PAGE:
Using a mouse model of MS, neurologists at Jefferson Medical College found that doses of glucosamine similar to those taken for osteoarthritis dramatically delayed the onset of symptoms and improved the animals' ability to move and walk.
The scientists, led by A. M. Rostami, M.D., Ph.D., professor and chair of the Department of Neurology at Jefferson Medical College of Thomas Jefferson University and the Jefferson Hospital for Neuroscience in Philadelphia, and Guang-Xian Zhang, M.D., Ph.D., assistant professor of neurology at Jefferson Medical College, say the treatment's anti-inflammatory effects may be useful in conjunction with more mainstream therapies such as beta-interferon in helping patients with MS to delay or perhaps stave off some of the debilitating effects of the disease. They report their findings in the December 1, 2005 of The Journal of Immunology.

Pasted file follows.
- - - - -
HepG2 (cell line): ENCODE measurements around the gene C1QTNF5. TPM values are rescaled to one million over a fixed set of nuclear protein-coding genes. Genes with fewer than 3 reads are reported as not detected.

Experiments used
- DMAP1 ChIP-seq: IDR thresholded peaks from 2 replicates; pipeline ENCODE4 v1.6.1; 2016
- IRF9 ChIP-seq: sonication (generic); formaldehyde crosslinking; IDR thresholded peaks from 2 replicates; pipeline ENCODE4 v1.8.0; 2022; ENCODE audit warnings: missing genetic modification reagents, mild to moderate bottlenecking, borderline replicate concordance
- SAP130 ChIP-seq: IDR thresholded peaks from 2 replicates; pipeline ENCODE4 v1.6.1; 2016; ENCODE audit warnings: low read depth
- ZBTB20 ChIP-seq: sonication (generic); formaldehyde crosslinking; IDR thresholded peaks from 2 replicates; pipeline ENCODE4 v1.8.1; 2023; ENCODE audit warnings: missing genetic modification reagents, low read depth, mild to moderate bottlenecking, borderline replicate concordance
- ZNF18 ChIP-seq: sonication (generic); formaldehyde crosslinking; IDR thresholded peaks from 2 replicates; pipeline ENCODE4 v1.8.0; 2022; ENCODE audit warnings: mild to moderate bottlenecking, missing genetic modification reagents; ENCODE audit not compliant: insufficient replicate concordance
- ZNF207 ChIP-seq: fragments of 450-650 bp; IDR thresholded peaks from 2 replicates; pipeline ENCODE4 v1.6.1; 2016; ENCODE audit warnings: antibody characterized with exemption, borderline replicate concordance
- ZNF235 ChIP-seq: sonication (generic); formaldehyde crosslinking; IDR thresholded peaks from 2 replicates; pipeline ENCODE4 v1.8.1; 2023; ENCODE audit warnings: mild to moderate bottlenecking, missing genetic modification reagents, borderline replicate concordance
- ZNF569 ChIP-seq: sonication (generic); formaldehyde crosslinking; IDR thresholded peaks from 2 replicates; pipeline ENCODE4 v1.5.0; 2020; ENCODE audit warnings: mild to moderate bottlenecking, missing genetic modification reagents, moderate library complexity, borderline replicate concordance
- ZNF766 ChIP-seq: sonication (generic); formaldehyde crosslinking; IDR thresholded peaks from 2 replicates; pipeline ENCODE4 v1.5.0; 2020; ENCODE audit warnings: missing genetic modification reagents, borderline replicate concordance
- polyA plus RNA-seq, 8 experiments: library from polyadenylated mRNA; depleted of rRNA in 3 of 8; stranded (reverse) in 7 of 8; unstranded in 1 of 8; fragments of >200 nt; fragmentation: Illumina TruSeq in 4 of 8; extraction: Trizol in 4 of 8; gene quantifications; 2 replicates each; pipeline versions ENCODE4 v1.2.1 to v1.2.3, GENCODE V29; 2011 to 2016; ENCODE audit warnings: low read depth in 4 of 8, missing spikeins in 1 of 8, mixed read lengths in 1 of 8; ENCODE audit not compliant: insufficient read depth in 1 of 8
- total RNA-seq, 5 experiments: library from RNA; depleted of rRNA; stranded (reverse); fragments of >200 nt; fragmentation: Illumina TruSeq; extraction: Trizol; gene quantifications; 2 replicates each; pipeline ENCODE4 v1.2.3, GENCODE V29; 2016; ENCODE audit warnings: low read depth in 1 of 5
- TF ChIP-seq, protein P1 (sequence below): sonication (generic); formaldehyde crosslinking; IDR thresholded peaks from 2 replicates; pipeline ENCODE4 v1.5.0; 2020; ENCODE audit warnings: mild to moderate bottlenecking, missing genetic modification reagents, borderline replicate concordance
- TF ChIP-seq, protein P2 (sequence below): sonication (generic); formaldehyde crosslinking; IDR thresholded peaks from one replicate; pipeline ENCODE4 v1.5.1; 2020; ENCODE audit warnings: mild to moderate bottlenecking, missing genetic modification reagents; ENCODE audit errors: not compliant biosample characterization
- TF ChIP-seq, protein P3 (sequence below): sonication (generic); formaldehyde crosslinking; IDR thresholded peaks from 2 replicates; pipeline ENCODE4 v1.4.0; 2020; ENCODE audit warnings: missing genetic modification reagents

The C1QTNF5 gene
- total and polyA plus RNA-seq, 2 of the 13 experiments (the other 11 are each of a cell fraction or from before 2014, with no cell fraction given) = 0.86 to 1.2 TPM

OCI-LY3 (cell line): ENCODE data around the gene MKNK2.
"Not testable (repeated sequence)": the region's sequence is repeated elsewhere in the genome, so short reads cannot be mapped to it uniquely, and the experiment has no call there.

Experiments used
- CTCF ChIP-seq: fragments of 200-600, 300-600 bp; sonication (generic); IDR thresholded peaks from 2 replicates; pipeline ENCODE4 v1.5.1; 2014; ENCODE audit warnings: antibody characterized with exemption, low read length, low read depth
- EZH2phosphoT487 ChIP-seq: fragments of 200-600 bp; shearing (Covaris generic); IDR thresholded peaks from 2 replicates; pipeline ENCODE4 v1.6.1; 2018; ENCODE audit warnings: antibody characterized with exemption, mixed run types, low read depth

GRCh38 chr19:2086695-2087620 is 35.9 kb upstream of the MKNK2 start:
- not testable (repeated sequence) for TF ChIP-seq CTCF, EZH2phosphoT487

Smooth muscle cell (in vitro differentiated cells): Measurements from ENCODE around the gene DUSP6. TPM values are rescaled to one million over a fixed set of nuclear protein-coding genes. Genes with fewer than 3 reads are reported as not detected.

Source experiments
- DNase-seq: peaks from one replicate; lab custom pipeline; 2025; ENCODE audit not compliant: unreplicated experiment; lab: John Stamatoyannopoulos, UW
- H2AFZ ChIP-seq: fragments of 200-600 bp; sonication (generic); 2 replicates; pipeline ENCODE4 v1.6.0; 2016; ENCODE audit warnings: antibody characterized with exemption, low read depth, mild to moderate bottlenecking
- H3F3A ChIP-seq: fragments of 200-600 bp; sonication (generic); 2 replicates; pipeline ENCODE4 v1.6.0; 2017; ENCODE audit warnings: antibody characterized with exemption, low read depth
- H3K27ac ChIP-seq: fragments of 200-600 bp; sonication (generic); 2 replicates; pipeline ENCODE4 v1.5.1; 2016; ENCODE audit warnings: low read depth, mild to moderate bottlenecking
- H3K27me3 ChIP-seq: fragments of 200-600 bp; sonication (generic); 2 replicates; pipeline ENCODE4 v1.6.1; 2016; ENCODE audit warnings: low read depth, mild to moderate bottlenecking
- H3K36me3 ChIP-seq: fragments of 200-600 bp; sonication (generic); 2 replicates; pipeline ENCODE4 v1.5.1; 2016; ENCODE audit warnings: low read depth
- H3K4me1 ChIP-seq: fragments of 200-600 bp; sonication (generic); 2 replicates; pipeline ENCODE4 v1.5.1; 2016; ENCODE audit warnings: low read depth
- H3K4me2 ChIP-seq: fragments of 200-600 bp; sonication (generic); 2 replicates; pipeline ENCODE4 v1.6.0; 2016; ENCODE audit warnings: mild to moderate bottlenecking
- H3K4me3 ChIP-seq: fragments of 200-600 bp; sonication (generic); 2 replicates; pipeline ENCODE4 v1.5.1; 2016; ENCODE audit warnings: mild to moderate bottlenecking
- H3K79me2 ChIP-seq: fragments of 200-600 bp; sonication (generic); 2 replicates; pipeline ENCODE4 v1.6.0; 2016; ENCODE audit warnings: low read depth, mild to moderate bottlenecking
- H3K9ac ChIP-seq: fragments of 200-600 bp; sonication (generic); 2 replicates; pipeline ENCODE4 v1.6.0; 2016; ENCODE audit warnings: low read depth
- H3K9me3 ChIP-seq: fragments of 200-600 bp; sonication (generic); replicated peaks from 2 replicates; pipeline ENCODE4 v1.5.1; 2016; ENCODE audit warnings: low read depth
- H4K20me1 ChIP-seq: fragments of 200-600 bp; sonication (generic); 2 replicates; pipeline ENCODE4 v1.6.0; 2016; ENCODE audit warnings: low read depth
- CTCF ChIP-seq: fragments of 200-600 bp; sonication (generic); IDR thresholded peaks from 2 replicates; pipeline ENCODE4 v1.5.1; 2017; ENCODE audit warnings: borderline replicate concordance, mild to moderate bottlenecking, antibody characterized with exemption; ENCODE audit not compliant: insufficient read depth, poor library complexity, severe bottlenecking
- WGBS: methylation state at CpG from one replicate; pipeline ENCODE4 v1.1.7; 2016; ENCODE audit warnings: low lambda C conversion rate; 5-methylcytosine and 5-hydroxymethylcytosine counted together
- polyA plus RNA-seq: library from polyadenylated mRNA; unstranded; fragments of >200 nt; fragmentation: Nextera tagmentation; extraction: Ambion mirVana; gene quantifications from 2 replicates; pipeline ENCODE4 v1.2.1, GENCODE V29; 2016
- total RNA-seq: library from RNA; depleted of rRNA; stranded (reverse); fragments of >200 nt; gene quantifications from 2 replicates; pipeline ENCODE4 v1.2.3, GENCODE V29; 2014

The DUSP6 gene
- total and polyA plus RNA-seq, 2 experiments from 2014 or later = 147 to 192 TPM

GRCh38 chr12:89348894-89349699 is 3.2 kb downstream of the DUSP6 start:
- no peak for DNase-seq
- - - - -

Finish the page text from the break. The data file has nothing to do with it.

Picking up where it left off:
"It would be fantastic if glucosamine works in humans because we have a product that has a long track record for safety, and most importantly, can be given orally," says Dr. Rostami, who is also director of the Neuroimmunology Laboratory in the Department of Neurology at Jefferson Medical College. He notes that current treatments for MS are given by injection. He hopes to test glucosamine in clinical trials in the near future.
MS, one of the most common neurological diseases affecting young adults, is thought to be an autoimmune disease (in which the body attacks its own tissue) affecting the central nervous system (CNS). In MS, the myelin coating of nerve fibers becomes inflamed and scarred. As a result, "messages" cannot be sent through the nervous system.